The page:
Matt Dillon, Isabella Rossellini and Sheila Vand star in Shirin Neshat’s English-language debut, co-directed with Shoja Azari
Dirs. Shirin Neshat, Shoja Azari. Germany/US, 2021. 113 mins
A drift around some striking imagery and increasingly blunt, repetitive concepts, Shirin Nesrat’s English-language debut — co-directed by fellow Iranian Shoja Azari - stems from a script by the late Jean-Claude Carriere, and, like Neshat’s Venice Silver Lion-winning Women Without Men, comes as part of a multi-disciplinary project, some of which was shown early this year in gallery format. Influenced by the works of David Lynch and in particular Wim Wenders’ Paris Texas, it attempts to marry almost static tableux with the hot-button topic of immigration - and, yes, the Dreamers — in America today. Despite the easy familiarity of Matt Dillon and, recalling Lynch’s oeuvre, Isabella Rossellini, alongside Sheila Vand (The Girl Walks Alone At Night), Land Of Dreams is a testingly stilted affair, though, not helped by an excessive running time for what is at heart a thinly dramatised series of arresting visual statements.
Neshat and co-director Azari, who also co-wrote, never shy away from an art-money shot.
Festivals may well come calling after its bow at Venice in the specialised and competitive Horizons Extra section, but Land Of Dreams seems well suited to gallery and high-art distribution. Smart use of stills imagery in any campaign will make it an easily tempting prospect for the upper end of the market.
In as much as there is a story here, it takes place in a vague near-future where, in the bleached light of New Mexico, Simin (Vand) works for the US census bureau as a fact-checker and ‘dream catcher’. After opening shots in which she is drawn to the prone body of her late Marxist father in her own sleep, the perennial outsider Simin - born in Iran but raised in Cincinnati - records the dreams of the larger-than-life characters in the homes she visits.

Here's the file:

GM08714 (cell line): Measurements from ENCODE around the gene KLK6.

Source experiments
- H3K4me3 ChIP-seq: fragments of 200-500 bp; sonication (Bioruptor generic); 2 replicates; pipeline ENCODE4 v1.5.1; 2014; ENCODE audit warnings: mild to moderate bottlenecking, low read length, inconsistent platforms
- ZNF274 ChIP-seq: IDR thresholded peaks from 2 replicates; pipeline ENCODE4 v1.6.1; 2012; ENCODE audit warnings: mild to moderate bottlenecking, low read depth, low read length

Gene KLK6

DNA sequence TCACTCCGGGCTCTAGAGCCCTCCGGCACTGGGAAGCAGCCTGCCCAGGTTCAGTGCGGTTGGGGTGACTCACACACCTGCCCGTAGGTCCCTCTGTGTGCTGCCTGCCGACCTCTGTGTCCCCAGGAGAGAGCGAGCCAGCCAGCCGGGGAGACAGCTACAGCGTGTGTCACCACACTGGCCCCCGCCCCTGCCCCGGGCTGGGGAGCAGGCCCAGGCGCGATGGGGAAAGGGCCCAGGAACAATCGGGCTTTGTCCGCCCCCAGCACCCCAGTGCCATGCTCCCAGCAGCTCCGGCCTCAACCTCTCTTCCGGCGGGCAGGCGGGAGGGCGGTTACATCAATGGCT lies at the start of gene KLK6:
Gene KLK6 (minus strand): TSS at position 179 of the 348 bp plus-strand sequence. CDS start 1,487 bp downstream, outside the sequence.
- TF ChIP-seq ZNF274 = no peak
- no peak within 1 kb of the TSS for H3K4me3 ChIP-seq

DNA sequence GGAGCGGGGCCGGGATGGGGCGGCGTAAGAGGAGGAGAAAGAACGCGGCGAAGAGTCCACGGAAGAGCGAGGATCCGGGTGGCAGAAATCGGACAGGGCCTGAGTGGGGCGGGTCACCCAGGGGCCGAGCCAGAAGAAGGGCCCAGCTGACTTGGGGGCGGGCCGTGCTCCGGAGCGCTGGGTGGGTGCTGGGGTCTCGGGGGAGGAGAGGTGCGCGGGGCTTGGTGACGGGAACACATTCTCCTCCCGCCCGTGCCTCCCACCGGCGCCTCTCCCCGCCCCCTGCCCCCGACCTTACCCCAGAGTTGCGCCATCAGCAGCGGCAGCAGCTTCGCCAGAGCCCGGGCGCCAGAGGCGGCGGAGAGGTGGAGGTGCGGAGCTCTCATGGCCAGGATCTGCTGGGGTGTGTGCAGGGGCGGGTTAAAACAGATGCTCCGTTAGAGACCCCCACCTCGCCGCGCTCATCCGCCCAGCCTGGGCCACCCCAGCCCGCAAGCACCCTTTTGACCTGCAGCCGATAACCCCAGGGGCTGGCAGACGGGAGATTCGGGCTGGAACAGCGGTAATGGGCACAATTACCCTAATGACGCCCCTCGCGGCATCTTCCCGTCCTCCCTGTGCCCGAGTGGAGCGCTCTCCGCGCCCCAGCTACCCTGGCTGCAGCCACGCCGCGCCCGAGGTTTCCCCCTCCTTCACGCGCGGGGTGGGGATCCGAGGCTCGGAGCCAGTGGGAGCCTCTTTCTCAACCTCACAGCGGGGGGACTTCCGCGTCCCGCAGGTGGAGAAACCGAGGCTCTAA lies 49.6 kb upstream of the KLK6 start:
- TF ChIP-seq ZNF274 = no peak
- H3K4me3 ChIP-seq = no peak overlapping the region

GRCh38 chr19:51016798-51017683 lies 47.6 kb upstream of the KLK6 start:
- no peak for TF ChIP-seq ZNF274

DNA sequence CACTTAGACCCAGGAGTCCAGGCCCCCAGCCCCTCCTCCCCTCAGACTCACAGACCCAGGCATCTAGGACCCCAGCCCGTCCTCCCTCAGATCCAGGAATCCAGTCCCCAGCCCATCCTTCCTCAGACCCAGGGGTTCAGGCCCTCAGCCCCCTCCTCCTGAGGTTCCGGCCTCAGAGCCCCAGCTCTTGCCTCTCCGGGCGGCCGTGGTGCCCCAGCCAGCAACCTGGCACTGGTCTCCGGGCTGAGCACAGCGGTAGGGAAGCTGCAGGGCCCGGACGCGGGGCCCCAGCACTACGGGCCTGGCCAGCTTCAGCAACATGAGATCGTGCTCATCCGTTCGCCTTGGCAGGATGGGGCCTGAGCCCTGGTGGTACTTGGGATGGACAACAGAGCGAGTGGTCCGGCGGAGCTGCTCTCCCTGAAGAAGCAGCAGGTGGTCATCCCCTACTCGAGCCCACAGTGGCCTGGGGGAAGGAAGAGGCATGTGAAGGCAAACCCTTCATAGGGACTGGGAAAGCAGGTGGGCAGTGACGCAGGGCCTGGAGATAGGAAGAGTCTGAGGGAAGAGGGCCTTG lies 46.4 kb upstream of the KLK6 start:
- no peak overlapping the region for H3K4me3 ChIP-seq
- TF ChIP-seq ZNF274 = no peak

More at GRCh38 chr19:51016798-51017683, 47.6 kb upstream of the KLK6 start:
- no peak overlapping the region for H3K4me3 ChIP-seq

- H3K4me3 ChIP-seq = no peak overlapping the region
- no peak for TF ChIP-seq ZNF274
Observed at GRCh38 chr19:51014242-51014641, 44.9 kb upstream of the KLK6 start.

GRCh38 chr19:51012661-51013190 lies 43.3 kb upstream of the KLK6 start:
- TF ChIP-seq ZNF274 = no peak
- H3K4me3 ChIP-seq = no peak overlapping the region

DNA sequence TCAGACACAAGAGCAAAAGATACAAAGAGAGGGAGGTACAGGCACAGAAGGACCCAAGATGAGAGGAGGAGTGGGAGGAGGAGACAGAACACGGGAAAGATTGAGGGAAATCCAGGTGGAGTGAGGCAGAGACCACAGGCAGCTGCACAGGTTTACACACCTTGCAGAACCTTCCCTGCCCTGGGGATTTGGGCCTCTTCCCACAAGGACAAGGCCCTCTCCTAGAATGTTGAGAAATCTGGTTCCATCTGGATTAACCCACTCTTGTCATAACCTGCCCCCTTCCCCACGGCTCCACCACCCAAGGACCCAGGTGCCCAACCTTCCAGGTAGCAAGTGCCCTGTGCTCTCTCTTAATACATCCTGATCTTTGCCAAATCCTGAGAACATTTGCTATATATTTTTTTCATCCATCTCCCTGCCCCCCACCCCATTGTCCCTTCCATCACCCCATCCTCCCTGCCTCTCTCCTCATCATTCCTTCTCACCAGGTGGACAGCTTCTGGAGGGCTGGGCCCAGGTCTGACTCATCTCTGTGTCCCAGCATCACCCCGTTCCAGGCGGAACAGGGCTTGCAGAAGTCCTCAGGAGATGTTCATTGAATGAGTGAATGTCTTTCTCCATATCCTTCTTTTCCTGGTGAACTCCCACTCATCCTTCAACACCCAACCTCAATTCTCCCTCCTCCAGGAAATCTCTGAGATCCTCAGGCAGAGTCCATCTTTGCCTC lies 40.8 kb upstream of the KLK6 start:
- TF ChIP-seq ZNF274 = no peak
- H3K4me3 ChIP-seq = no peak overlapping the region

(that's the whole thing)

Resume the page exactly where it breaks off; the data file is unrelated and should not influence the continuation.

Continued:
Separately, she goes home, dresses herself up as the caricatures she has just interviewed, and translates their dream testimony into Farsi, delivering a performance which she then sends online to her “many” followers. This, strikingly, can involve blonde wigs and leopardskin, neon pink fun furs and over-daubed lipsticks. Neshat and co-director Azari, who also co-wrote, never shy away from a seductive shot.
The authors never seriously attempt to place this element of the film - that the Government is trying to control the unconscious thoughts and dreams of its citizens - into a serious dramatic throughline, being satisfied with repeating it in varied, vivid scenarios. Matt Dillon plays a character called Alan Villin, sent by the Bureau as a laconic bodyguard for Simin as she visits a secret ‘Iranian Colony’ , which has housed immigrants and their hopes and dreams and memories for three decades. She then moves back to visiting homes, where Rossellini literally dials in her performance on video to a dinner table, presumably a Covid-19 coping mechanism.
The points become increasingly repetitive. A Mexican maid has stopped dreaming since she arrived in the US; a line about a homeless nightingale flying in the dark is reiterated; some of the lead cast take dual roles. Simin meets a wandering poet (William Moseley) who falls immediately in love with her.
If the fundamental themes are admittedly over-emphasised, the visuals - and a score by Michael Brook - increase exponentially in ambition and scope. The blonde singer Rebecca Comerford delivering original songs (including the title track) in front of a red velvet curtain with emerald carpet at the rear end of a dingy bar doesn’t feel particularly fresh, but it certainly is seductive. Each new iteration of the thematic bass line is accompanied by another tableau, culminating in a giant Fibonacci spiral of photographs on a salt-wash plain.
The stiff formality of the transition from static art to the flow of cinema isn’t helped by muted performances, in particular from Vand. An extravagant sequence in a revivalist church doesn’t quite bear up to the length of time it is allotted, but mostly, requires a speech from her previously reticent character which is, like much of the film’s dialogue, thickly written and hard to deliver. It may well have flowed better in the original tongues - or dreams - of the film’s creators, whether that be Farsi or Carriere’s French.
Production companies: Bon Voyage Films, Palodeon Pictures, Land of Dreams LLC
International sales: Beta, email@example.com
Producers: Amir Hamz, Sol Tryon, Christian Springer
Screenplay: Jean-Claude Carriere, Shoja Azari
Cinematography: Ghasem Ebrahimian
Production design: Rick Gilbert
Editing: Mike Selemon
Music: Michael Brook
Main cast: Sheila Vand, Matt Dillon, Isabella Rossellini, William Moseley